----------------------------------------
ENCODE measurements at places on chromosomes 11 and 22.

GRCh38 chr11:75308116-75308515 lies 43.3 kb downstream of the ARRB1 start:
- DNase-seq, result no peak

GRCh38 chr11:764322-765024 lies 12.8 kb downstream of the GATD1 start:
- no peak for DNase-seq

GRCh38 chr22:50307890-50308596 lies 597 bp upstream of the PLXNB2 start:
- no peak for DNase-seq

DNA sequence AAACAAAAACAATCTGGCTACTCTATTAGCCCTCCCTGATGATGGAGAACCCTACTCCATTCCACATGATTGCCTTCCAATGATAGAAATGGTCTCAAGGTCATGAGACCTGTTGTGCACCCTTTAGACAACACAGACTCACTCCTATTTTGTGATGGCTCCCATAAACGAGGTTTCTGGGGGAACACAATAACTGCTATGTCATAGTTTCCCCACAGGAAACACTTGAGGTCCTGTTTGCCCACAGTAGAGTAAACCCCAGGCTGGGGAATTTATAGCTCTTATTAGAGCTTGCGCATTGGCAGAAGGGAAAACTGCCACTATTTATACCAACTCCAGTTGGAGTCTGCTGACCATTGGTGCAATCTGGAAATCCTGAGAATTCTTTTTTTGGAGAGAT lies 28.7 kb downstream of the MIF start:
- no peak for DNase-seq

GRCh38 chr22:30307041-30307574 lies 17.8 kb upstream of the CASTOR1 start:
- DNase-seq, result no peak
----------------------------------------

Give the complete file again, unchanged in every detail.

ENCODE measurements at places on chromosomes 11 and 22.

GRCh38 chr11:75308116-75308515 lies 43.3 kb downstream of the ARRB1 start:
- DNase-seq, result no peak

GRCh38 chr11:764322-765024 lies 12.8 kb downstream of the GATD1 start:
- no peak for DNase-seq

GRCh38 chr22:50307890-50308596 lies 597 bp upstream of the PLXNB2 start:
- no peak for DNase-seq

DNA sequence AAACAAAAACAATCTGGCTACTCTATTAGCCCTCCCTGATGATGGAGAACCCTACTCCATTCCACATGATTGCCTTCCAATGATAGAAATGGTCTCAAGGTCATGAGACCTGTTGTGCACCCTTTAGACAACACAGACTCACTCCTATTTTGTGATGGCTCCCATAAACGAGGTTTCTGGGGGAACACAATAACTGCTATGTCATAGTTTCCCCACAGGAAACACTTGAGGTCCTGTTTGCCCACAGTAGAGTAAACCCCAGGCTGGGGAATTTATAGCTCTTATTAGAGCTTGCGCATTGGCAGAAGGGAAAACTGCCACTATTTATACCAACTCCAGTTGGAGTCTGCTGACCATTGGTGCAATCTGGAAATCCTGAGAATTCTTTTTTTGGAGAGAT lies 28.7 kb downstream of the MIF start:
- no peak for DNase-seq

GRCh38 chr22:30307041-30307574 lies 17.8 kb upstream of the CASTOR1 start:
- DNase-seq, result no peak